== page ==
Offense Breaks Loose With Long Ball to Open May; Indians 9, Blue Jays 4
Mike B. | On 01, May 2015
Did the Tribe Win Last Night? Yes! After each team had leadoff homers in the first inning and three-run outbursts in the third inning, the Cleveland Indians offense sped by the Toronto Blue Jays to a 9-4 victory at Progressive Field on Friday night.
Both starters, Carlos Carrasco and Mark Buehrle didn’t seem to have their best stuff on the evening. Josh Donaldson hit a leadoff homer for Toronto to start the game and Jason Kipnis did the same in the bottom half of the first inning. But after a big third inning by both teams, the Indians tallied runs in the fourth and fifth innings to create a wide margin.
Michael Brantley hit his first home run of the season, a two-run blow, in the fourth inning when he hit a line drive into the bullpens and Brett Hayes hit his second of the year when he crushed a three-run shot in the fifth inning. The two blasts made it 9-4, Cleveland and was enough for Carrasco to hang on for six innings before turning it over to the bullpen.
WP: Carrasco (3-2) LP: Buehrle (3-2)
Key Inning: Bottom of the third inning. After giving up three runs in the top half of the third, the Tribe trailed 4-1 and it looked every bit of another night where the opponent would outscore the Tribe and run away with the game early.
However, the Indians answered back in the bottom of the third when Jason Kipnis walked, Mike Aviles singled and Michael Brantley reached on infield single to load the bases. After Carlos Santana grounded back to the pitcher and Buehrle threw home for the force out, Brandon Moss doubled down the right field line. Kipnis and Aviles scored to make it 4-3, Toronto. After Ryan Raburn was intentionally walked, Lonnie Chisenhall grounded to second base, but Raburn broke up the double play opportunity at second base and Santana scored to tie the game at four.
It was a big inning for the Tribe because too many times this season, once they’ve fallen behind, they’ve gone to sleep. Instead on Friday, the Indians were able to answer back quickly and set up the offense that was to come.
Player of the Game: Michael Brantley. After three hits last night he had two more on Friday, including his first home run of the season. His two-run, laser-shot onto the bullpen gave the Indians a 6-4 lead they would not relinquish. If the Tribe’s offense is going to come back to life and stabilize, Brantley is a big factor and cog. After an injury-riddled April, hampered by a bad back, Brantley looks to be swinging the bat well and running well in the outfield for the first time this season.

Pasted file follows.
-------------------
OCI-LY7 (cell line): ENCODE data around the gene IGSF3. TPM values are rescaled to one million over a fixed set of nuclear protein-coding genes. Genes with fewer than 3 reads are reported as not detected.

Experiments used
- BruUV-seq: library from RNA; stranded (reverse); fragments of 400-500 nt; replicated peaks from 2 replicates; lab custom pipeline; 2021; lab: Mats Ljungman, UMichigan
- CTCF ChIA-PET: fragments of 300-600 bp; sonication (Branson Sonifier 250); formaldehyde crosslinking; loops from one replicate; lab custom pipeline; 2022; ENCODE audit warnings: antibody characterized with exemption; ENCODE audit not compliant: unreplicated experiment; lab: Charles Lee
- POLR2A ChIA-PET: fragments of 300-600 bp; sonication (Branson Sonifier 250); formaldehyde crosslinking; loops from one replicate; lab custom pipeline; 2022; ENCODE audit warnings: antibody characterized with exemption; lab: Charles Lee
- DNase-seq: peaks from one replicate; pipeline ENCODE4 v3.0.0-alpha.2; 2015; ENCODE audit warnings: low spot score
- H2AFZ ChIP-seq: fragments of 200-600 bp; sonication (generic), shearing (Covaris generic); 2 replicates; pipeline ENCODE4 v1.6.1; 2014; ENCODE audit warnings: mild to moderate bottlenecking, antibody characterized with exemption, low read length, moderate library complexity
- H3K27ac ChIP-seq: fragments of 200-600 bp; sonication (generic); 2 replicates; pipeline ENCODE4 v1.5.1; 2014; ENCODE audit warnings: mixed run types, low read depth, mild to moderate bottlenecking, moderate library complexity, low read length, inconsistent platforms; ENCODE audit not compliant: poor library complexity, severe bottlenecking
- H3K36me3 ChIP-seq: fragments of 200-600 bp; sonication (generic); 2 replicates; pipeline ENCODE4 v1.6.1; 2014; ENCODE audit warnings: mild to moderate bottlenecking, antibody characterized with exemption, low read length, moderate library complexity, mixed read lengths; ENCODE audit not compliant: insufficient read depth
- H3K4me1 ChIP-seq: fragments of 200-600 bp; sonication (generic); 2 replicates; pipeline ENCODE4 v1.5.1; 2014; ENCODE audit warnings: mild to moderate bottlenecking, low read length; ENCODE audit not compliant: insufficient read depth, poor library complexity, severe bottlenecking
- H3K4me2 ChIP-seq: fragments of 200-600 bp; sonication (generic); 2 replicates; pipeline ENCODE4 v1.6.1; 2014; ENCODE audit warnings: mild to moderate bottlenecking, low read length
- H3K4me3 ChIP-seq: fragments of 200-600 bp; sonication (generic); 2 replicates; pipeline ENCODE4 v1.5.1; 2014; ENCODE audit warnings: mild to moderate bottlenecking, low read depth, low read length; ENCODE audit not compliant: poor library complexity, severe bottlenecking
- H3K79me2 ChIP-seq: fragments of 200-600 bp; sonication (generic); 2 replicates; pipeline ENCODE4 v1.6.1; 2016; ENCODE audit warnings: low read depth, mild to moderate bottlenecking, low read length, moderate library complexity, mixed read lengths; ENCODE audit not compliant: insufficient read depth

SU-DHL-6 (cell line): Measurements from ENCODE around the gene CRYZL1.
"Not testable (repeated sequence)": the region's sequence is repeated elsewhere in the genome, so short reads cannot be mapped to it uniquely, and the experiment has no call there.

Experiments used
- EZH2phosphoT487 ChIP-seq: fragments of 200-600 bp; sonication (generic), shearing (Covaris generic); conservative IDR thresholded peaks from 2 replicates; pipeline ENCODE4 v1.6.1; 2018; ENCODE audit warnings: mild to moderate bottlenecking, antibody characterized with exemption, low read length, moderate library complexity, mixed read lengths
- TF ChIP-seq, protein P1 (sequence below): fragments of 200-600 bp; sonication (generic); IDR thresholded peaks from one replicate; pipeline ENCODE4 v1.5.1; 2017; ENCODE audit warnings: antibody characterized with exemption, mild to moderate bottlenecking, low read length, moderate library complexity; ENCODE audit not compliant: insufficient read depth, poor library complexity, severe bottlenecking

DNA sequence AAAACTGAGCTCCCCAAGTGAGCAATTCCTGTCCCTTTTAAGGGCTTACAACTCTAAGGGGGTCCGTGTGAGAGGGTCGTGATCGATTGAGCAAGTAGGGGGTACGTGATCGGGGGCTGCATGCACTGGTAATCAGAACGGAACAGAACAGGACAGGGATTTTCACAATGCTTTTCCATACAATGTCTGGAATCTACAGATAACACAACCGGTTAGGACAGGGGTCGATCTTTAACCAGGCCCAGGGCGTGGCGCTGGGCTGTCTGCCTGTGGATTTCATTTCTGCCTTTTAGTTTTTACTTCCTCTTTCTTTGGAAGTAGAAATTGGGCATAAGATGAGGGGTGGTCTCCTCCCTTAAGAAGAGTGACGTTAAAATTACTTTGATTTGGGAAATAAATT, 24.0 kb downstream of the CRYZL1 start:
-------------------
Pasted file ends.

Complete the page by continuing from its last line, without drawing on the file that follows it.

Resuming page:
They Said It: “They came back and responded to Toronto. They came back with some fight,” Rick Manning said in regards to the Indians offense.
Standings: The Indians improve to 8-14 on the season, still 7.5 games back of American League Central Division leading Kansas City Royals. After digging a huge April hole, the Indians are now faced with a summer of trying to crawl their way back into contention. The Blue Jays drop to 11-13, just 2.5 games behind the New York Yankees for first place in the American League East.
Etc.: According to Indians manager Terry Francona, Yan Gomes has been “an animal” in his rehab with Tribe trainers. He will travel with the team to Kansas City next week to continue his rehab and begin doing baseball activities. No timetable has yet to be established for a rehab stint or return to the active roster. Gomes is still expected to miss most or all of May.
The Indians placed T.J. House on the disabled list before Friday’s game. House developed shoulder stiffness after his emergency start in Detroit and tried to pitch through it. Cleveland recalled Tyler Holt, who should be able to give the Indians some outfield defense. The Indians don’t need a fifth starter until May 9.
Analysis: While the Indians offense has been cold in the month of April, it was quite surprising to see it come alive this evening. The Indians were 1-8 entering tonight versus left-handed starting pitchers and were hitting only .211 versus southpaws this season. The Indians banged out 13 hits on the evening.
In the top of the third inning, Kevin Pillar hit a triple to right center field, just a step away from Bourn’s outstretched glove. The two-out triple allowed two runs to score, and was a fine example of the Indians’ poor defense that is not easily measured. In 2012, Bourn had the best range among all center fielders in MLB. Now, Bourn is one of the worst. It’s fair to assume that three years ago that ball would have been caught and spared the Indians two runs. How many other balls are turned into doubles or triples that Bourn was once able to corral?
Up Next: The Indians will try to get a win for themselves and Cy Young winner Corey Kluber (0-3, 4.24) on Saturday. Kluber has pitched well this season but received little run support, while pitching deep into games until the opponent has blown the game open. He’ll be opposed by youngster, Aaron Sanchez (1-2, 5.03). The right-hander Sanchez debuted at the big league level last August in the bullpen, but this season is his first as a starting pitcher. Sanchez was a highly-touted starting pitching prospect in the minor leagues.
Photo: Tony Dejak/AP Photo